You have vowed over and over again to get that credit card debt out of your life, but here you are, still in debt, frustrated with your lack of progress and starting to lose hope. Don’t! Millions have been where you are and have conquered that debt. You can too!
These tips will help.
1. Agree on getting rid of credit card debt
If single, find an accountability partner who will do just that: hold you accountable. Even better, find a friend who has the same goals you have so you can keep each other accountable. Either way, it is easier to maintain your financial goals if you know someone is checking on you.
If married, make sure the two of you are in total agreement. A house divided against itself cannot stand and neither can a marriage when partners are working against each other. Turn off the TV, wait until the kids are in bed, and discuss your financial goals. If you can’t agree, then agree to meet again and keep meeting until you do agree.
A financial truth is that you can’t manage your debt unless you manage your money. The good news: most people actually find money when they make a written budget. Why is this so? Because money that isn’t budgeted will disappear. Your budget is your Houdini antidote: it will make that disappeared money re-appear.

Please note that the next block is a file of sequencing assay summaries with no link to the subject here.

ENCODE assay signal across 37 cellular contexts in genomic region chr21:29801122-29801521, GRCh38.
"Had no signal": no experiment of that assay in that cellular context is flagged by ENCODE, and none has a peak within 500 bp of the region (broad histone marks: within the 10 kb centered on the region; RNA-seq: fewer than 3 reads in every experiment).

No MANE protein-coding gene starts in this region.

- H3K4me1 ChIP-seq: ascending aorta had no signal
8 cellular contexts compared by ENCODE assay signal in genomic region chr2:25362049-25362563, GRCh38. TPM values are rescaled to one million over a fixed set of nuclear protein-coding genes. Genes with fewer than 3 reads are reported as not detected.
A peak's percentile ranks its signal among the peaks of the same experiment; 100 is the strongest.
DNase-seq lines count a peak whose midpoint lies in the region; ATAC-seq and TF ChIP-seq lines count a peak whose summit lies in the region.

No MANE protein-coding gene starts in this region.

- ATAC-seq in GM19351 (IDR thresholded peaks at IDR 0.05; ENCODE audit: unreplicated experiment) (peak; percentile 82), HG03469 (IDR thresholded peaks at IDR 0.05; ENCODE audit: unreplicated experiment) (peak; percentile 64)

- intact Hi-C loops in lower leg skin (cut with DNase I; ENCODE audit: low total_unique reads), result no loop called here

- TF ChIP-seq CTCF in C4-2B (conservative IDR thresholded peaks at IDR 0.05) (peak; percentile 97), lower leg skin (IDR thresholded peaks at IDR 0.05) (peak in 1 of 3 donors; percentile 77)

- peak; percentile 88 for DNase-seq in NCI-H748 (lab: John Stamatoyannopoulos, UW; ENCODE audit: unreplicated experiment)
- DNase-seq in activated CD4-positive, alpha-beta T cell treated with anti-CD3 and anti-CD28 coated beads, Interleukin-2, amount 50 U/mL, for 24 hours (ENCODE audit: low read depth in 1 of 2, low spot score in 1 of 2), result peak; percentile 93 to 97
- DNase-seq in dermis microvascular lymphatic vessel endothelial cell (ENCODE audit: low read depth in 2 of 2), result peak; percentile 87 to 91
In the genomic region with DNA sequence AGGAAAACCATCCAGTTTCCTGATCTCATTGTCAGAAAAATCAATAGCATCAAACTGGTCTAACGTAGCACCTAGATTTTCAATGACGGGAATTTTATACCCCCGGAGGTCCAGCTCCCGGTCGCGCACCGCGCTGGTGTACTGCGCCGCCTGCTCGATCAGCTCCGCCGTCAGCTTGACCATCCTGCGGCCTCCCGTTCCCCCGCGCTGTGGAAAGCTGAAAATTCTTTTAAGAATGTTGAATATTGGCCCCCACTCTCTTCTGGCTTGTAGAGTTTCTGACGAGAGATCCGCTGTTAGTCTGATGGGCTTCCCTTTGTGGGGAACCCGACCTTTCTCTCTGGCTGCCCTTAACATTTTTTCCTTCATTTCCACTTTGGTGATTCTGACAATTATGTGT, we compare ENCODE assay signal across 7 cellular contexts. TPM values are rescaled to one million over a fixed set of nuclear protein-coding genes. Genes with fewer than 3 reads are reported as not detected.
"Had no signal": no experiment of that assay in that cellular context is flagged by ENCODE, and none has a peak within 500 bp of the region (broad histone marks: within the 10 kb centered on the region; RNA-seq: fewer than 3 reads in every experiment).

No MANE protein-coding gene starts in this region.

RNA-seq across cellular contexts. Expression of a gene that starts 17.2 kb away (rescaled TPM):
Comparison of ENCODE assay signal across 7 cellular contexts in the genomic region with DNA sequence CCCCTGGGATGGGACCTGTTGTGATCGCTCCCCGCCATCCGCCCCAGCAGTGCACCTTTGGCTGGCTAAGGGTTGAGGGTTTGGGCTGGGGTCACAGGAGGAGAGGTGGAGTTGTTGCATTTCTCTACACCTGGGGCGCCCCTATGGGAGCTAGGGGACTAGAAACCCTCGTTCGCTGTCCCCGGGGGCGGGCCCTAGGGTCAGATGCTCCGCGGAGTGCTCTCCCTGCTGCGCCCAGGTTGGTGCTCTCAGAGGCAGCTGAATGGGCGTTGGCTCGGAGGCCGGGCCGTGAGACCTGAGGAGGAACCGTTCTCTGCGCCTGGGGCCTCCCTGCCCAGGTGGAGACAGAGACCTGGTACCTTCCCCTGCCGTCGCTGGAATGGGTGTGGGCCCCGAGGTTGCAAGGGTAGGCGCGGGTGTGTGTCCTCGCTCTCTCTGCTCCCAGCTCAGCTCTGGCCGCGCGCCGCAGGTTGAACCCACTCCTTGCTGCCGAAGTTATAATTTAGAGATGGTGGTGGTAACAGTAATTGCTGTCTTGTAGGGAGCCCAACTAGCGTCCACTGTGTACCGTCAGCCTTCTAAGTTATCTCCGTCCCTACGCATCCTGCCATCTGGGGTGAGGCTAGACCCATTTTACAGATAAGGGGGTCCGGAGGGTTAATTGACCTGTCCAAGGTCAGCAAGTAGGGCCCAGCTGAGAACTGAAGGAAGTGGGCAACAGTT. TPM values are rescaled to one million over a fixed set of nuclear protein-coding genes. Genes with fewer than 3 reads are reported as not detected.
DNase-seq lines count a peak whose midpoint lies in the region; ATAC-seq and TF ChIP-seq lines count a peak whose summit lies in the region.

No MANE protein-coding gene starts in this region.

3. Avoid minimum credit card payments
Because the credit card companies want to keep you in debt forever, they structure their minimum payment amounts to do just that. Don’t play their game.
“What?” you say, “I can’t just stop cold turkey!”
Yes you can. What would happen if you kept borrowing money from the bank who has your car note? Right! You would never get it paid off. Every time you use your credit card you are borrowing money. Adding debt while subtracting debt is bad math.
5. Don’t run with friends who are high spenders
No, you don’t have to give up your friends, but if you have budgeted $100 a month for eating out, you won’t be able to go out with them every weekend. They might not understand, but what is more important: your family’s finances or the approval of your friends?
6. Keep an emergency fund as your credit card buffer account
I realize that it is difficult to save for emergencies while paying off debt, so save at least $1,000 for small emergencies before getting started. Why? Because when your car’s water pump goes out and you have no available funds to pay for the repair, you will reach in your wallet and pull out that piece of plastic you vowed not to use. Your emergency fund is your cushion for when life happens.
7. Review and update your goals
We started by making sure that you need to be in agreement with a partner. Great. But once you have entered a battle, you need to monitor your progress and make sure your battle plan is still in focus. If you had $10,000 in credit card debt, celebrate every time you knock it down by $1,000. You will gain momentum instead of losing steam.
Like I said, you can do this. Get started!
What other tips do you have for getting rid of credit card debt?
Photo by JudeanPeoplesFront
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Joe Plemon, a retired engineer, financial counselor and blogger, lives in Southern Illinois with Janice, his wife of 39 years. Joe likes online Scrabble, St Louis Cardinal baseball, blues music, power naps, high school football, short term mission trips and Sunday family dinners. You can read more from Joe at Personal Finance by the Book.
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